FIO Developed New-Generation Floating Ocean Buoys Based on the UN Ocean Decade Program
Through the Ocean Decade “Ocean to Climate Seamless Forecasting System (OSF)” Program, the research team of the First Institute of Oceanography of the Ministry of Natural Resources (FIO, MNR) has developed the new-generation intelligent global navigation satellite system (GNSS) floating ocean buoys featuring low cost and high precision, which marks a new opportunity for significantly improving ocean observation and monitoring capabilities. On February 2, 2023, the great breakthrough in marine technology was published on the official website of the UN Ocean Decade.
New-generation floating ocean buoys
With the help of GNSS signals, the new-generation GNSS floating buoys independently developed by the team led by Qiao Fangli, chief scientist of the OSF project and a researcher at FIO, can accurately obtain 10 parameters including spatial position, time, wave height, cycle, wave direction, surface flow rate, surface flow direction, sea surface temperature, sea surface salinity, and content of water vapor in the atmosphere.
The achievement is based on the long-term original research by the team led by Qiao Fangli, a member of the UN Ocean Decade Advisory Committee. The research shows that small-scale waves play an important role in large-scale ocean circulation and global climate change by modulating upper ocean mixing and air-sea fluxes. Therefore, wave observation is not only of great significance in itself but also crucial for the accurate prediction of large-scale ocean circulation and global climate change.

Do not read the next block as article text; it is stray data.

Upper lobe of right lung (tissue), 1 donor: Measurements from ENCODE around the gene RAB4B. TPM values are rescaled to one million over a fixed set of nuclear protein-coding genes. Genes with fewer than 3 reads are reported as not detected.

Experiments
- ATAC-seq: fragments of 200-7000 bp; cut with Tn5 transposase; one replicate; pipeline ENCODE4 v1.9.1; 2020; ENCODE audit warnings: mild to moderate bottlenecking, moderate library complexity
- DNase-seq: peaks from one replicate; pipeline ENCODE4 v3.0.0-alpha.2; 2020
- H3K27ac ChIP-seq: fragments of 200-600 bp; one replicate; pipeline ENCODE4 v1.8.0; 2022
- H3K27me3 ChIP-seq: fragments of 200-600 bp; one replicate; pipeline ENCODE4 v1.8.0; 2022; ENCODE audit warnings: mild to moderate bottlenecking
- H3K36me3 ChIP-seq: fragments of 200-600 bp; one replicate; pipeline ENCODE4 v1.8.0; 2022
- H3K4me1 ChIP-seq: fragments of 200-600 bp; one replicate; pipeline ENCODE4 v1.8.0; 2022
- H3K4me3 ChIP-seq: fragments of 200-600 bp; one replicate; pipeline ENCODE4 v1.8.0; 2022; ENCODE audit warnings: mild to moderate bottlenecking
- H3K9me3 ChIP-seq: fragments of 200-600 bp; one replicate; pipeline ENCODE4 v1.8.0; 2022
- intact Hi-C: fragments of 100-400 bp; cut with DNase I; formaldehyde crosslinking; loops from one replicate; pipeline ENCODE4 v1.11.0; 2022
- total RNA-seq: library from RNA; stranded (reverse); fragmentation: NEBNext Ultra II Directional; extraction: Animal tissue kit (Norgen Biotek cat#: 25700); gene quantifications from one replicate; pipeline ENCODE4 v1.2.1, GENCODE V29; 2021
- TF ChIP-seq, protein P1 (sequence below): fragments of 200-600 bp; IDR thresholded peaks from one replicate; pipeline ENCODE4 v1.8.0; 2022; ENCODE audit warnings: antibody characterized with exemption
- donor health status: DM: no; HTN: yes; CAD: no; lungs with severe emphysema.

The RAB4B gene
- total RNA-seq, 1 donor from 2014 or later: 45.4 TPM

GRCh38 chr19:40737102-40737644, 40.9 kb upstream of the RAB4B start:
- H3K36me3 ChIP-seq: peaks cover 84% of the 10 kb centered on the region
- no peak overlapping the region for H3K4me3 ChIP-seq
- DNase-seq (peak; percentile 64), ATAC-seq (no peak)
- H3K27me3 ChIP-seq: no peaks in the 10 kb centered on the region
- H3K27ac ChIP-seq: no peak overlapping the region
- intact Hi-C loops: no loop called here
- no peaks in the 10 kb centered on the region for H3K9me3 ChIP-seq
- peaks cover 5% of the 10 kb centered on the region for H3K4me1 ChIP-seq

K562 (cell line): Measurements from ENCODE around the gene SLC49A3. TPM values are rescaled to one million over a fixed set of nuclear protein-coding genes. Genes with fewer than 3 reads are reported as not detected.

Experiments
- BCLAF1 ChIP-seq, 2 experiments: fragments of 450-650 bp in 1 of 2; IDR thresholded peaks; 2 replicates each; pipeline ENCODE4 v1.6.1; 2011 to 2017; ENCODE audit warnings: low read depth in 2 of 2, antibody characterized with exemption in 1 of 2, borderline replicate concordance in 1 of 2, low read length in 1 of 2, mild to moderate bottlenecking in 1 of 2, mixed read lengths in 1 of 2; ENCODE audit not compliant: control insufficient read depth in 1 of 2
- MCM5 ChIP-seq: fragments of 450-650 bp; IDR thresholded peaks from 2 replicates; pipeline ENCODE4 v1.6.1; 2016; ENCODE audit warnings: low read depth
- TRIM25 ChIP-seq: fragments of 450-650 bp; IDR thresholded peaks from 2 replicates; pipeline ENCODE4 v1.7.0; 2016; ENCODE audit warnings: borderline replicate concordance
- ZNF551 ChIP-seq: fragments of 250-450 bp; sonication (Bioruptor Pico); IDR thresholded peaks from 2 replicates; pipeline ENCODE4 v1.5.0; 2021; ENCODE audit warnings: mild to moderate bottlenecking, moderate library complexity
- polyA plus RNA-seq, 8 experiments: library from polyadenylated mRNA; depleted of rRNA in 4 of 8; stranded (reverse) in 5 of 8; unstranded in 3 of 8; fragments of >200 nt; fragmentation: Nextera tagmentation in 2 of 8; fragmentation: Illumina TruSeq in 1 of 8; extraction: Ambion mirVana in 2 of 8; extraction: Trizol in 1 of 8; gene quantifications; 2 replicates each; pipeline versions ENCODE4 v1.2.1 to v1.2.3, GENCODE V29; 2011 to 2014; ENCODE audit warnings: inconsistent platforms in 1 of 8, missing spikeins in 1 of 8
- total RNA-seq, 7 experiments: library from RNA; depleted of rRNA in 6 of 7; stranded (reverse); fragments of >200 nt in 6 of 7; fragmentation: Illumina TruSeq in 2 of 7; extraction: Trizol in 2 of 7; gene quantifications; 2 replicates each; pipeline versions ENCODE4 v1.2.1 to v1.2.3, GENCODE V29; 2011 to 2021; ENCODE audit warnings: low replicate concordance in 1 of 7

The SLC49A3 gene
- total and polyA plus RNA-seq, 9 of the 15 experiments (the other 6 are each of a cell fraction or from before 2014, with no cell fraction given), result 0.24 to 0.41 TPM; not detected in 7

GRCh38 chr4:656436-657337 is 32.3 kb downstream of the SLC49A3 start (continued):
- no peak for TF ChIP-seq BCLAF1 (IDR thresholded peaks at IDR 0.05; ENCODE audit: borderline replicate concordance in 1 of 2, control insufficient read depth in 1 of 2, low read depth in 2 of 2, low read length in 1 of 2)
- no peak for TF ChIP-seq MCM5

In history, there have been three major changes in global ocean observation: first, the ocean color satellite was launched in 1978, which achieved simultaneous observation of oceans on a large scale for the first time; second, a tropical moored ocean buoy array was built in the 1980s to form a worldwide fixed-point continuous observation network for tropical regions around the world and greatly promote the monitoring and prediction ability of El Niño-Southern Oscillation (ENSO); third, a broad-scale global array of temperature/salinity profiling floats (Argo) was developed at the turn of the century, with about 4000 Argo floats currently in operation for observation of one profile every 10 days to achieve real-time, three-dimensional monitoring of the ocean. Argo is also an important component of the global ocean observation system (GOOS) jointly led by the Intergovernmental Oceanographic Commission (IOC), UNESCO. Despite the enormous efforts of countless scientists and technologists around the world and many technological breakthroughs, high cost remains a bottleneck for ocean observation.